Niccolò Terrando, Ph.D., assistant professor of physiology and pharmacology at the Karolinska Institutet, Sweden, showed in animals how resolvins – molecules naturally produced from omega-3 fatty acids – can protect against cognitive impairment that often occurs in people post-surgery and during critical illness. Treatment with a single dose of a DHA-derived resolvin protected the brain from memory dysfunction after surgery by “resolving” neuroinflammation.
This treatment also improved nerve cell function when given 24 hours after surgery. Major surgery affects brain function at large, contributing to inflammation and memory impairment.
“It was remarkable that the resolvin displayed such unexpected, positive effects on the central nervous system when administered at very low doses systemically,” says Terrando. “This substance, aside from reversing inflammation, may also promote healing and tissue regeneration critical to patient recovery. We hope to translate these promising findings into patient care.”
Even healthy people may benefit from the anti-inflammatory properties of omega-3 PUFAs. Trevor Mori, Ph.D., research professor at the University of Western Australia, examined the effect of 2.4 grams of EPA and DHA per day for seven days and aspirin for two days on blood levels of resolvins in a trial with healthy men and women.
“Short-term dietary supplementation with moderate amounts of these omega-3 PUFAs resulted in measurable levels of potent, inflammation-resolving substances,” Mori notes. “These substances are highly effective in reducing the symptoms and damage from overactive and chronic inflammation. The increase in resolvins after EPA and DHA supplementation may, in part, explain the benefits of these omega-3s in cardiovascular disease.”
Source: International Society for the Study of Fatty Acids and Lipids (ISSFAL)
Comparison of the degree to which omega-3 fatty acids (EPA and DHA) from four (4) different natural health products are absorbed in the body.
- Randomized, Cross-Over Study
- The bioavailability/absorption of the long-chain omega-3 polyunsaturates eicosapentaenoic acid (EPA) and docosahexaenoic acid (DHA) in Nordic Naturals Ultimate Omega® soft gels were assessed in comparison with three (3) different natural health products.
- The four (4) products administered included: 1) Fish oil, providing EPA and DHA in the form of triglycerides (Nordic Naturals Ultimate Omega), 2) Fish oil, providing EPA and DHA in the form of ethyl esters (Minami MorEPA Platinum), 3) Krill oil, providing EPA and DHA in the form of phospholipids (Arctic Pure Krill Oil), and 4) Salmon oil (New Chapter’s Whole Omega-3).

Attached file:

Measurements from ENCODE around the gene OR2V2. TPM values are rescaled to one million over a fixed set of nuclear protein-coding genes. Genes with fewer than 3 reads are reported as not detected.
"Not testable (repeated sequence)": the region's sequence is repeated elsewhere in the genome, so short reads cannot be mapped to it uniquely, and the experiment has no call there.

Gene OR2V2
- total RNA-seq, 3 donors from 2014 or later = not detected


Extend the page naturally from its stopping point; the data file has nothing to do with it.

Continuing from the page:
- The degree to which supplementation with each of these four products affected the lipemicr response of 15 healthy participants in the trial was measured by the Lipemic Index™ to a standard reference solution both before and after the treatment period over a 7-month period.
- The test results clearly illustrate the definitive superiority of Nordic Naturals Ultimate Omega supplement.
- The combined EPA+DHA change and percentage change for Ultimate Omega, MorEPA, krill oil, and salmon oil were 70% vs. 48%, 14%, and 21%, respectively.
- These results are corroborated by those in which participants taking the Ultimate Omega supplement exhibited improvement in all five of the parameters beyond any improvement in any of the other supplements.
- From the results, it has clearly been observed that Nordic Naturals Ultimate Omega omega-3 supplement, at the prescribed daily dose, is superior to krill oil and salmon oil, at their prescribed doses, in the bioavailability of EPA, and is similar to MorEPA in this regard. However, it is superior to all three comparator products in the bioavailability of DHA and in various other calculated ratios,
- In terms of blood lipid and post-prandial triglyceride results, there were only two small but significant changes in lipid biomarkers, but no significant change in post-prandial triglyceride levels. For the MorEPA group, the logTG value showed a small decrease from Day 0 to Day 28, and for the krill oil group, HDL-C increased from Day 0 to Day 28. There was also an increase in LDL-C for the MorEPA group. None of the significant changes were noted in the Ultimate Omega supplementation group.
Laidlaw M, et al. A randomized clinical trial to determine the efficacy of manufacturers’ recommended doses of omega-3 fatty acids from different sources in facilitating cardiovascular disease risk reduction. Lipids Health Dis 2014 Jun 21;13:99.